Washington Post Magazine: American Witch

During fall 2018 photo editor Dudley Brooks of the Washington Post Magazine offered me six pages to explore any topic that interested me on the theme of spirituality. I jumped at the chance - it was a dream assignment.

The Kavannaugh SCOTUS hearings were occurring and I had recently wrapped a three week street photography project for Kodak, during which I was incessantly harassed by men on the street. As I pounded the pavement alone with my cameras, they catcalled, followed me in their cars, and made me feel unsafe while I tried to work. Many strangers extended me kindnesses, but the negative far outweighed the positive. As a sexual assault survivor and proud feminist, I was fed up. I resented not being free to work unfettered, and hated that I wanted a break from unfamiliar men.

In that mindset, I approached Dudley’s assignment. What spiritual practices center and empower women? Paganism and witchcraft. I knew one self-identified witch and after enlisting her help dove deeply and obsessively into the community of witches that permeate every corner of America. Witches, it turns out, are everywhere.

You can read the article I wrote for the Washington Post Magazine and see the accompanying photos here. This is an ongoing project.

Our nation is at a moment of gender reckoning. Women across America are looking to defend their value through the #MeToo movement. Like others, I’ve found that I can no longer ignore my own history of sexual assault. That our society sees the experiences of so many women like me as acceptable fills me with rage. When that rage threatened to overwhelm me, I turned to the witches. I thought they might know how to transform my anger into something productive.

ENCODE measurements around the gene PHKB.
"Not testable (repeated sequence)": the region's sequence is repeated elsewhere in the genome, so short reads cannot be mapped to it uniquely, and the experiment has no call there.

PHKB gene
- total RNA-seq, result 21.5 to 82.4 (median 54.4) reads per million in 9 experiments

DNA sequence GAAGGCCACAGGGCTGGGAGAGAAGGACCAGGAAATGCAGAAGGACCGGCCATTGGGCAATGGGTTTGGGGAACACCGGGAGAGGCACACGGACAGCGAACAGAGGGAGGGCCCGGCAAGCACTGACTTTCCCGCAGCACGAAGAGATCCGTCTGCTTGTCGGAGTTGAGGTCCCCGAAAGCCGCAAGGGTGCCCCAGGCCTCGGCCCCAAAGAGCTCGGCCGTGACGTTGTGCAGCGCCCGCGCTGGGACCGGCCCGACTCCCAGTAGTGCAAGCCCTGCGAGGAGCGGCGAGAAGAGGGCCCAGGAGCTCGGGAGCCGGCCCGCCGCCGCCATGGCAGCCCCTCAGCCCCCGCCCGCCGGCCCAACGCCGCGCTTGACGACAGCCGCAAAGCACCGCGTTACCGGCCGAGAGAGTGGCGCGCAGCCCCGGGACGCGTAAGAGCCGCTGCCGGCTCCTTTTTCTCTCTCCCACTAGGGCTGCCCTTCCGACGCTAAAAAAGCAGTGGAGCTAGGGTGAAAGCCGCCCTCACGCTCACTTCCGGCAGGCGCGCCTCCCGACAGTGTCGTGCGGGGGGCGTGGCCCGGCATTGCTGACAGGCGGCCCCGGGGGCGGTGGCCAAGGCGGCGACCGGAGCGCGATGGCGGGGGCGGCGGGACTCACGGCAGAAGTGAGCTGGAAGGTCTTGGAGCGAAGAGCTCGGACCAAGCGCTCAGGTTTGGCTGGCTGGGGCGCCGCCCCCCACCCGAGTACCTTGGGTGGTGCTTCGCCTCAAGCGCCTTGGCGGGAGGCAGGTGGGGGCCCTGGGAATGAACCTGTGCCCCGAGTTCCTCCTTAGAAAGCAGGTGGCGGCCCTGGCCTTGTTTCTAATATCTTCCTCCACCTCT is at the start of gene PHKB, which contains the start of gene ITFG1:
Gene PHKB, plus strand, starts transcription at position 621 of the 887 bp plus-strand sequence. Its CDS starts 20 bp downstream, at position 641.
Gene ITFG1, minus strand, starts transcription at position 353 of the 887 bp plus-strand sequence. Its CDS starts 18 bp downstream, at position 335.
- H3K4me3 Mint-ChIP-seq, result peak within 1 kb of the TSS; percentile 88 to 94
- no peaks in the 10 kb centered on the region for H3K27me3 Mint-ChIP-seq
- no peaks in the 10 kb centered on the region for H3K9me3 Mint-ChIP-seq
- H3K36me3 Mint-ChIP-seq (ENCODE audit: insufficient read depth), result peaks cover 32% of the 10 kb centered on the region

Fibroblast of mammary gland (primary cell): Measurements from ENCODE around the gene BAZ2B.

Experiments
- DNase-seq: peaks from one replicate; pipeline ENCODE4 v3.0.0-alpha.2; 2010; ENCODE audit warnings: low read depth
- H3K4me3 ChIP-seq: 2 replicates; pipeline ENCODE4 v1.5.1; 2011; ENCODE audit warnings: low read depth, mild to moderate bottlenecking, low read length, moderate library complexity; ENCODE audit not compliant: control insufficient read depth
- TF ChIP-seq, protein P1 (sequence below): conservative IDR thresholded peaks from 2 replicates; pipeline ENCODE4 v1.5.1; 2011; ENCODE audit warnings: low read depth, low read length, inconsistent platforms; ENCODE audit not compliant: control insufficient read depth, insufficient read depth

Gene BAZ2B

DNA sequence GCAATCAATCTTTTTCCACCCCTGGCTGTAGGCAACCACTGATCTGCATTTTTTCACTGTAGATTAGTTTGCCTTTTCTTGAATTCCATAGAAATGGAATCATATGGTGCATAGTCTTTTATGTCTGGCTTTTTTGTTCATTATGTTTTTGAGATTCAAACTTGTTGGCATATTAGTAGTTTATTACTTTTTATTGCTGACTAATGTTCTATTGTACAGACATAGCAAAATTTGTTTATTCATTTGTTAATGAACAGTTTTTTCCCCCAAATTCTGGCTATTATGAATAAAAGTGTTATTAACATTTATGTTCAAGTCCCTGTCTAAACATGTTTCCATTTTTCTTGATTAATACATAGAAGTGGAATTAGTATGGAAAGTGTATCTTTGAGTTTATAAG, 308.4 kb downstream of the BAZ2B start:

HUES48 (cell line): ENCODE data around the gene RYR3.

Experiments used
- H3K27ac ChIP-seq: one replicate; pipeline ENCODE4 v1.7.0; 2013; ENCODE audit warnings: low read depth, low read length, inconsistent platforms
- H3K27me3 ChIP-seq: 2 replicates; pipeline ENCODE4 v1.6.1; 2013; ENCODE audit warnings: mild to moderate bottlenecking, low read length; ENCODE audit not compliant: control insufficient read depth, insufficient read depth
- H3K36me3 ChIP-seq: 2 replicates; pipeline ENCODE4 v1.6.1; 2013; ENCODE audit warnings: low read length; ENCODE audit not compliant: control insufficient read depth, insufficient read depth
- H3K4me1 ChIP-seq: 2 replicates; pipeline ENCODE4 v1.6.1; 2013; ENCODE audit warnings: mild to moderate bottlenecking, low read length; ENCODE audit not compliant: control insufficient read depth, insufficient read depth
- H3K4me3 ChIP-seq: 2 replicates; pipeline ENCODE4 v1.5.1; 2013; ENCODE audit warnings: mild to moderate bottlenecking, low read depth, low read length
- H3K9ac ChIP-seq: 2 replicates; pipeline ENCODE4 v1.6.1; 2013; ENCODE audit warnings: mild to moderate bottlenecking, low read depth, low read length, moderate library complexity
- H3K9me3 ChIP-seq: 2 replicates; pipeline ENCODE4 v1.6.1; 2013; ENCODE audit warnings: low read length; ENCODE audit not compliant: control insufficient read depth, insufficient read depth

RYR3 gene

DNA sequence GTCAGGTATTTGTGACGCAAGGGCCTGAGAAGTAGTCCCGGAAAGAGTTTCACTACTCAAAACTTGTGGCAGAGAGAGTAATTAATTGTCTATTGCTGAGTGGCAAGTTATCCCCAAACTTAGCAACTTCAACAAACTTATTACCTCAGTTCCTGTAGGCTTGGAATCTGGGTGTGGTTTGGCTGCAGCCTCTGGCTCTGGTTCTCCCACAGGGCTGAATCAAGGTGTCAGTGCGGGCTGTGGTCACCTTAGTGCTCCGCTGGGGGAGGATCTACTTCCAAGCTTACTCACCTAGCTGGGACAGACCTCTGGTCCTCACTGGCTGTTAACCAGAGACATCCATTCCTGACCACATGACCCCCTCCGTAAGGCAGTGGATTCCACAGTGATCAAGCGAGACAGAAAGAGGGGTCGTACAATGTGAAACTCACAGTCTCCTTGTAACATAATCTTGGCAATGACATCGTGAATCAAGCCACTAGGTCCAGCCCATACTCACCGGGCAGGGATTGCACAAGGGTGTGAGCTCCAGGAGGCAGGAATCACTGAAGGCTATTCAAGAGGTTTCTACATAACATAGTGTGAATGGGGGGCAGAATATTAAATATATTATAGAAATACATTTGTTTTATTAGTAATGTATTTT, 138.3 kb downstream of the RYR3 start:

Witchcraft encourages practitioners to tap into their personal sense of power — their magic. That power, a balance of masculine and feminine energy — with special veneration for the feminine — allows them to connect with their intuition, manifest their desires and protect themselves. Throughout history, people have sought witches’ help when they’ve had nowhere else to turn. Today, some young women and LGBTQ people in particular are finding themselves drawn to witchcraft and the occult.

Through word of mouth and the Internet, I met witch after witch from different backgrounds and practices. The experience was deeply healing. I went to their homes and watched them work. I learned about the various tools in each witch’s kit and the ethics of witchcraft — and also about the ways that social media is changing the community: It’s driving the occult as both a trend and a spiritual practice, leading to an influx of witches who range from consumers to newfound practitioners. Established witches agree there is a “witch wave” bringing new energy to the community.

I watched witches perform magic in front of me and had spooky and moving experiences. I photographed with the intention of allowing each witch to represent the rituals, sacred objects and practices central to their most intimate spiritual self. The project became a spell for all of us, changing the way I viewed myself, my relationships and the world.

Whether it’s an Appalachian hoodoo witch, a multigenerational Brujeria priestess, a hedge witch with her herbs and tinctures, or a go-go-dancing glitter witch casting a spell in a cage at a club, witches light a path for others to walk through trauma and out the other side. The most basic ritual of witchcraft is one from which we can all learn. When witches “cast a circle,” they come together as equals, creating a sacred space where each can speak and be heard, acknowledged and cleansed. They check in physically, emotionally, intellectually and spiritually, building trust as they share their vulnerabilities. In this divisive moment, we should all aim to do the same — to see one another’s raw humanity regardless of race, gender, orientation or culture.